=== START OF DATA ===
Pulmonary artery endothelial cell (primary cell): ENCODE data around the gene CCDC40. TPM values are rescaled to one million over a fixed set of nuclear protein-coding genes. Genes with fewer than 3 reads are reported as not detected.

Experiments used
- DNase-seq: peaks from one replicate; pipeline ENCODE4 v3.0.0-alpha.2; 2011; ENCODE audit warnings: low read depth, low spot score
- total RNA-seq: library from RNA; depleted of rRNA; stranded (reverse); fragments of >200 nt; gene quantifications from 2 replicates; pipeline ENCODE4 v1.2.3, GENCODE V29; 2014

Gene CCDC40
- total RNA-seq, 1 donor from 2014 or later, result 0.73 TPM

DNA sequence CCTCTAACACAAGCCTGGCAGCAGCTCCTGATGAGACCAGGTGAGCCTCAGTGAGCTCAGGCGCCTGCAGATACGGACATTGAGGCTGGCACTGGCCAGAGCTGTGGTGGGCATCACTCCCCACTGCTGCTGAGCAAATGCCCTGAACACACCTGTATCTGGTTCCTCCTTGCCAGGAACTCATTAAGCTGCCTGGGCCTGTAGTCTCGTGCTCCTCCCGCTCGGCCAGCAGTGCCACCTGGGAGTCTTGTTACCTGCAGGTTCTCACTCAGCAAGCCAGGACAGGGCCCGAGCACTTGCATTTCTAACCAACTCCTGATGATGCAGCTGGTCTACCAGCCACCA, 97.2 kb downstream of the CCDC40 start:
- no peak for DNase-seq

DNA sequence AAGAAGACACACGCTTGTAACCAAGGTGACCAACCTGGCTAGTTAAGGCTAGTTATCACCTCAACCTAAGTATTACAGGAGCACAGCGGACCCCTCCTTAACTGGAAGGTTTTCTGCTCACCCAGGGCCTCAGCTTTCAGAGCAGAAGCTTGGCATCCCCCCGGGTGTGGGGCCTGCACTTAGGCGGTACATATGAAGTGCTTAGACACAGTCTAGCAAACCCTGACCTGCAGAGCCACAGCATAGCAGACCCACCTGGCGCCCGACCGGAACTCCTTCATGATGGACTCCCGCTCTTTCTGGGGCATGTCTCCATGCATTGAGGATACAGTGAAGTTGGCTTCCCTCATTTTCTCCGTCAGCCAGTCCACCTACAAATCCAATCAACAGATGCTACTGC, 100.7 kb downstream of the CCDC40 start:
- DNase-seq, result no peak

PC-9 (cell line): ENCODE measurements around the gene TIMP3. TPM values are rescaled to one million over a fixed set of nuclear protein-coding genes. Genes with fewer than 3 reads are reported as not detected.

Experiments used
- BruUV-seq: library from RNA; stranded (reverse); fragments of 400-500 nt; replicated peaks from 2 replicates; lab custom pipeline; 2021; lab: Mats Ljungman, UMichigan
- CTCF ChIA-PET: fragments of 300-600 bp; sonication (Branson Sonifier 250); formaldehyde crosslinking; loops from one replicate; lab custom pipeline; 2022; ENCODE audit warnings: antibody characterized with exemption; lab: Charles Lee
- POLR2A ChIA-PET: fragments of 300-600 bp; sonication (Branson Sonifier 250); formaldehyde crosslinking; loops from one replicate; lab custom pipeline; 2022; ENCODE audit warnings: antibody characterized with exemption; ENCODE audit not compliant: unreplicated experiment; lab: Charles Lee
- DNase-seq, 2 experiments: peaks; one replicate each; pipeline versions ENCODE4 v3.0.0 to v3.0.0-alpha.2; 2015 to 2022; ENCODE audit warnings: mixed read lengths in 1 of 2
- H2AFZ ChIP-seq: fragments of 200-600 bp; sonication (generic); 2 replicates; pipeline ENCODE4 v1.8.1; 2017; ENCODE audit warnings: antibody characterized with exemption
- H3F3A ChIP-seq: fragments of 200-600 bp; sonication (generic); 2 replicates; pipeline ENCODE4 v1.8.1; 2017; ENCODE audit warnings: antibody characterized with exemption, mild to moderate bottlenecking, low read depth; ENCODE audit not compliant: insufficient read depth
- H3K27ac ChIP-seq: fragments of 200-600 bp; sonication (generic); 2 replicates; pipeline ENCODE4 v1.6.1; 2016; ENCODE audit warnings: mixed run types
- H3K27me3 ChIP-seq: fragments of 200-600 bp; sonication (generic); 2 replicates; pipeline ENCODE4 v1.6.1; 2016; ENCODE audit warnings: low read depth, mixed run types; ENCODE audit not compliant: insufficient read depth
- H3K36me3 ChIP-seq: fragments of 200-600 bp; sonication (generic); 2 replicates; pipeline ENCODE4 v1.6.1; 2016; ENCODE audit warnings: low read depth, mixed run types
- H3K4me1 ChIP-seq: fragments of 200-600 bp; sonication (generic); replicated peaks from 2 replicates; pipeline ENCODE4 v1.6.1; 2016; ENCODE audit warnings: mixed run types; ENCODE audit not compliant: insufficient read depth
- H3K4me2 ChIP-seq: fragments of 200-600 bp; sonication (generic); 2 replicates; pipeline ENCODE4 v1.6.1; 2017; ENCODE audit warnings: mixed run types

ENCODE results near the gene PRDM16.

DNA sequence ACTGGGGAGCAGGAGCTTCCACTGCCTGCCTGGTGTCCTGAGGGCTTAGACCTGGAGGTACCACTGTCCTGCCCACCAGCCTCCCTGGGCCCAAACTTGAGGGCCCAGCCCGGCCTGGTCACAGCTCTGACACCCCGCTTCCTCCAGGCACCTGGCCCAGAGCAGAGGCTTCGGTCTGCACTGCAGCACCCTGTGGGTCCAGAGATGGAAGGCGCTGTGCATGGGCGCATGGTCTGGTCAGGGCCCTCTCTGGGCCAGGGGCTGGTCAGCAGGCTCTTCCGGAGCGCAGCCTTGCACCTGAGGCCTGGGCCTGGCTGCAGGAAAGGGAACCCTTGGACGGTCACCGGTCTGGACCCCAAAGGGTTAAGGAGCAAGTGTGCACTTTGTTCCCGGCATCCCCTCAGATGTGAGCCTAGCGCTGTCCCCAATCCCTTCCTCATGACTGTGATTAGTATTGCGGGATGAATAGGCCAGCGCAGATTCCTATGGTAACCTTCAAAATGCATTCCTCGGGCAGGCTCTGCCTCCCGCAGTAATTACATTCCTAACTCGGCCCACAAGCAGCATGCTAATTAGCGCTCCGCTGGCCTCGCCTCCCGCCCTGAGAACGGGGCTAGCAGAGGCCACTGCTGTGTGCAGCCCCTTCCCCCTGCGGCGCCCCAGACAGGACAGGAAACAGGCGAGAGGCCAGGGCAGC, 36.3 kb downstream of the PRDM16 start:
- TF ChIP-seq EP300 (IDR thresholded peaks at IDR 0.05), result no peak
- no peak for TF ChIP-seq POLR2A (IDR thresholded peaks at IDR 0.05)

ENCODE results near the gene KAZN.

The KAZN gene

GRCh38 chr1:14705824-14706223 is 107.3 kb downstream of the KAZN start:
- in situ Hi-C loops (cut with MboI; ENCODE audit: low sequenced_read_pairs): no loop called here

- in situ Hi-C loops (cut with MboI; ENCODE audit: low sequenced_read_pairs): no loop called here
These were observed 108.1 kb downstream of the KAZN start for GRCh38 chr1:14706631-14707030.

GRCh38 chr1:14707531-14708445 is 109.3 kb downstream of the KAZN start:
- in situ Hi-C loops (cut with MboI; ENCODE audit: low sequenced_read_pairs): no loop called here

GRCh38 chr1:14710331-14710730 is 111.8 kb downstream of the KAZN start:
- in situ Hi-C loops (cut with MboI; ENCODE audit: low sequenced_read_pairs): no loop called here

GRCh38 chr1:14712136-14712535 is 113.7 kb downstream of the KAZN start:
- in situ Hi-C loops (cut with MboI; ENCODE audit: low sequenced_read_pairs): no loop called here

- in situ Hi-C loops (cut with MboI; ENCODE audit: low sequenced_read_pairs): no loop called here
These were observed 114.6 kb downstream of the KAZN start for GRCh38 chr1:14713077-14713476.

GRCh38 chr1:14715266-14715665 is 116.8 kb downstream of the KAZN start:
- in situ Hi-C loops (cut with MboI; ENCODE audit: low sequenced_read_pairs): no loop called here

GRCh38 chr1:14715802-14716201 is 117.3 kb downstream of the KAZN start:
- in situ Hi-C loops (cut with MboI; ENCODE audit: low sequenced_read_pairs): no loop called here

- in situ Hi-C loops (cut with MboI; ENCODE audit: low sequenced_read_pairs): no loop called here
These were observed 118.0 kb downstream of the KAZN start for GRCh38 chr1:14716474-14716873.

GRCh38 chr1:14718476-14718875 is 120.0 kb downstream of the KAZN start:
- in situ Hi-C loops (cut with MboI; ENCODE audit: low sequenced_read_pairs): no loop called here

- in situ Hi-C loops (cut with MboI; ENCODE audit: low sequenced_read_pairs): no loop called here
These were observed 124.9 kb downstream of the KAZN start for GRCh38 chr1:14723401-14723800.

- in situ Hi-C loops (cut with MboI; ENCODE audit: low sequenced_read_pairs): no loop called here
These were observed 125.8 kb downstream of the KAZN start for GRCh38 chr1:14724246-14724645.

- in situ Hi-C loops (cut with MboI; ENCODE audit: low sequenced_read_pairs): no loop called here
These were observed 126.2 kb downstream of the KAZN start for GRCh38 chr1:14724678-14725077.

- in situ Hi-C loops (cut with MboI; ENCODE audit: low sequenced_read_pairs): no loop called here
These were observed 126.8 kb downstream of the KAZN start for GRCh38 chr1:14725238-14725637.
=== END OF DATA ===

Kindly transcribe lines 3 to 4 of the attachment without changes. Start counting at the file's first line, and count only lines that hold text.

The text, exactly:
- DNase-seq: peaks from one replicate; pipeline ENCODE4 v3.0.0-alpha.2; 2011; ENCODE audit warnings: low read depth, low spot score
- total RNA-seq: library from RNA; depleted of rRNA; stranded (reverse); fragments of >200 nt; gene quantifications from 2 replicates; pipeline ENCODE4 v1.2.3, GENCODE V29; 2014